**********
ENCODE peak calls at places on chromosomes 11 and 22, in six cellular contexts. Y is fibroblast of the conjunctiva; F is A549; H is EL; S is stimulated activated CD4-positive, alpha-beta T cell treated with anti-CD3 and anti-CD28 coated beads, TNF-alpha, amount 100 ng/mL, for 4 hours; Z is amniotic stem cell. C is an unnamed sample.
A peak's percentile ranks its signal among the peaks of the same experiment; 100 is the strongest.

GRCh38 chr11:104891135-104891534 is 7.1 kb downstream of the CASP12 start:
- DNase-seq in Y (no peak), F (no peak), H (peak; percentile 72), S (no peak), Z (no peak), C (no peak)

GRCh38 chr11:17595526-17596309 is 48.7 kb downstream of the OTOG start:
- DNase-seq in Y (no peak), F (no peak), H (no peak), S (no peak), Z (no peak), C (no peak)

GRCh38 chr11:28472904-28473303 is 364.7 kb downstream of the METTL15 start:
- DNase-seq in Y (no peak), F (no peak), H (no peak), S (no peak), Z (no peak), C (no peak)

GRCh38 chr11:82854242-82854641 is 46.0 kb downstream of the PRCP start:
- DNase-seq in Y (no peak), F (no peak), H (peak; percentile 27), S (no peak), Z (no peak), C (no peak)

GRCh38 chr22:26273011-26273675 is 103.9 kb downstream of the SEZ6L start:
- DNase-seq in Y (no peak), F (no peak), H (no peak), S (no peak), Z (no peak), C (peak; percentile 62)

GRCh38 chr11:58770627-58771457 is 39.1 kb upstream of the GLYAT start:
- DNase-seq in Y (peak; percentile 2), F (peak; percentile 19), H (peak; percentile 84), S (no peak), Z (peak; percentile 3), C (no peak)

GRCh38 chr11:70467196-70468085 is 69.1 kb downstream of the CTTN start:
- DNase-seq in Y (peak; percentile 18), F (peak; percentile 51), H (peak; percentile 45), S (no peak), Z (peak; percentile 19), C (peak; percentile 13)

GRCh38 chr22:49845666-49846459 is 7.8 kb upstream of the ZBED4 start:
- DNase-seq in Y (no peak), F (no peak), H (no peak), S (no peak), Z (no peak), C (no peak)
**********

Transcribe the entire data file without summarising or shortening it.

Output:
ENCODE peak calls at places on chromosomes 11 and 22, in six cellular contexts. Y is fibroblast of the conjunctiva; F is A549; H is EL; S is stimulated activated CD4-positive, alpha-beta T cell treated with anti-CD3 and anti-CD28 coated beads, TNF-alpha, amount 100 ng/mL, for 4 hours; Z is amniotic stem cell. C is an unnamed sample.
A peak's percentile ranks its signal among the peaks of the same experiment; 100 is the strongest.

GRCh38 chr11:104891135-104891534 is 7.1 kb downstream of the CASP12 start:
- DNase-seq in Y (no peak), F (no peak), H (peak; percentile 72), S (no peak), Z (no peak), C (no peak)

GRCh38 chr11:17595526-17596309 is 48.7 kb downstream of the OTOG start:
- DNase-seq in Y (no peak), F (no peak), H (no peak), S (no peak), Z (no peak), C (no peak)

GRCh38 chr11:28472904-28473303 is 364.7 kb downstream of the METTL15 start:
- DNase-seq in Y (no peak), F (no peak), H (no peak), S (no peak), Z (no peak), C (no peak)

GRCh38 chr11:82854242-82854641 is 46.0 kb downstream of the PRCP start:
- DNase-seq in Y (no peak), F (no peak), H (peak; percentile 27), S (no peak), Z (no peak), C (no peak)

GRCh38 chr22:26273011-26273675 is 103.9 kb downstream of the SEZ6L start:
- DNase-seq in Y (no peak), F (no peak), H (no peak), S (no peak), Z (no peak), C (peak; percentile 62)

GRCh38 chr11:58770627-58771457 is 39.1 kb upstream of the GLYAT start:
- DNase-seq in Y (peak; percentile 2), F (peak; percentile 19), H (peak; percentile 84), S (no peak), Z (peak; percentile 3), C (no peak)

GRCh38 chr11:70467196-70468085 is 69.1 kb downstream of the CTTN start:
- DNase-seq in Y (peak; percentile 18), F (peak; percentile 51), H (peak; percentile 45), S (no peak), Z (peak; percentile 19), C (peak; percentile 13)

GRCh38 chr22:49845666-49846459 is 7.8 kb upstream of the ZBED4 start:
- DNase-seq in Y (no peak), F (no peak), H (no peak), S (no peak), Z (no peak), C (no peak)